National Review Discovers Yuuuge Flaw In Nunes Memo (TWEETS)

Devin Nunes talking with farmers in his district (image courtesy Nunes' Facebook)
Devin Nunes talking with farmers in his district (image courtesy Nunes' Facebook)

A lot of things have been said about the memo crafted by House Intelligence Committee chairman Devin Nunes that supposedly claims the FBI and Justice Department engaged in ghastly abuses of power during the investigation into Russia’s effort to hack the election.

The FBI thinks it presents an inaccurate and incomplete picture of the investigation. The Democrats say it’s a partisan hatchet job–and that they can prove it’s smoke and mirrors. But David French of National Review peered into the memo’s guts and found something else. From where French is sitting, far from blowing apart the investigation’s credibility, the memo actually bolsters it.

The central argument made by those who spent most of the last few weeks screaming “Release the memo!” is that Nunes amassed irrefutable proof that the FBI was working hand in glove with the Hillary Clinton campaign to derail first Trump’s campaign, then his presidency. As this story goes, the investigation was triggered by Christopher Steele’s “golden showers” dossier alleging that Russia had a trove of kompromat on Trump–which, as it turned out, began as opposition research on Trump for the Clinton campaign.

But French noticed something in the memo’s final paragraph that appears to blow apart this conspiracy theory.

“The Page FISA application also mentions information regarding fellow Trump campaign advisor George Papadopoulos, but there is no evidence of any cooperation or conspiracy between Page and Papadopoulos. The Papadopoulos information triggered the opening of an FBI counterintelligence investigation in late July 2016 by FBI agent Pete Strzok.”

Now why does this matter? Well, as we now know, that information was a red alert from Australian authorities about a conversation two months earlier between Papadopoulos and Australia’s high commissioner to London, Alexander Downer. A drunken Papadopoulos told Downer that Russia had a trove of dirt on Hillary. The Australians didn’t think anything of it until Wikileaks started churning out leaked emails from Democratic outlets. Australian intelligence then alerted their American counterparts, prompting the FBI to open an investigation into potential collusion between the Trump campaign and the Kremlin.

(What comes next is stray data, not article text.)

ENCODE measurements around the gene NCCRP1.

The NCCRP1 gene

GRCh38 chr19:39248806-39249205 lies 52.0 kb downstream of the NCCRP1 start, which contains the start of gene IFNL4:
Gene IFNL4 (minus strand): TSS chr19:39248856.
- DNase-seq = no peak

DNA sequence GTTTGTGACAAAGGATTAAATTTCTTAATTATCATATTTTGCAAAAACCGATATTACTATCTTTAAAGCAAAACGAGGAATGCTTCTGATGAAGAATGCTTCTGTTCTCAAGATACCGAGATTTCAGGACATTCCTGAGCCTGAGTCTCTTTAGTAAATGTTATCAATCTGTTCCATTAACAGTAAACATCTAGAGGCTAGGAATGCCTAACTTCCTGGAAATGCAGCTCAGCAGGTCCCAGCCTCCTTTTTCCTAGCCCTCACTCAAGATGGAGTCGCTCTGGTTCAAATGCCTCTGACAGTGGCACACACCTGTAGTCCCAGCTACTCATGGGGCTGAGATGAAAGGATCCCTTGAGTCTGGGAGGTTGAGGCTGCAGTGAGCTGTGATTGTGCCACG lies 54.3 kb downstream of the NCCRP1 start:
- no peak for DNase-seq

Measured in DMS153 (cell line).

Apparently this is one of the “material omissions” the FBI warned about when it urged Trump not to greenlight the memo’s release. But to French’s mind, it’s more than that. It proves that The New York Times was on to something when it first revealed Papadopoulos’ drunken railing was what led the FBI to wonder if Russia was trying to hack the election. In the process, French believes that Nunes inadvertently “blew up the core argument” against Mueller’s probe. Rather than prove that the investigation was launched by the dossier, Nunes tacitly admitted that “it existed before the dossier.”

French put it more succinctly on Twitter.

French believes that the memo actually “confirms the necessity” of having Mueller run the investigation. He walled off the investigation from “problematic elements” in the Hoover Building, and move swiftly to discipline Strzok after numerous anti-Trump text messages he sent to FBI lawyer Lisa Page came to light. Additionally, Mueller has amassed “copious amounts of alarming evidence” that aren’t based solely on the “golden showers” dossier.

This should have been obvious to anyone following this investigation. But it’s very telling that National Review, one of the stalwarts of the conservative movement, has been willing to take off the blinders and realize that this memo doesn’t even begin to do what Nunes said it would do.

Trump has spent most of the weekend beating his chest and yelling to the heavens that Nunes exonerated him.

But any competent reading of the memo proves otherwise. It didn’t expose an “American disgrace.” Rather, it proves that there actually was a there there before the “golden showers” dossier.

(featured image courtesy Nunes’ Facebook)

Darrell is a 30-something graduate of the University of North Carolina who considers himself a journalist of the old school. An attempt to turn him into a member of the religious right in college only succeeded in turning him into the religious right's worst nightmare--a charismatic Christian who is an unapologetic liberal. His desire to stand up for those who have been scared into silence only increased when he survived an abusive three-year marriage. You may know him on Daily Kos as Christian Dem in NC. Follow him on Twitter @DarrellLucus or connect with him on Facebook. Click here to buy Darrell a Mello Yello.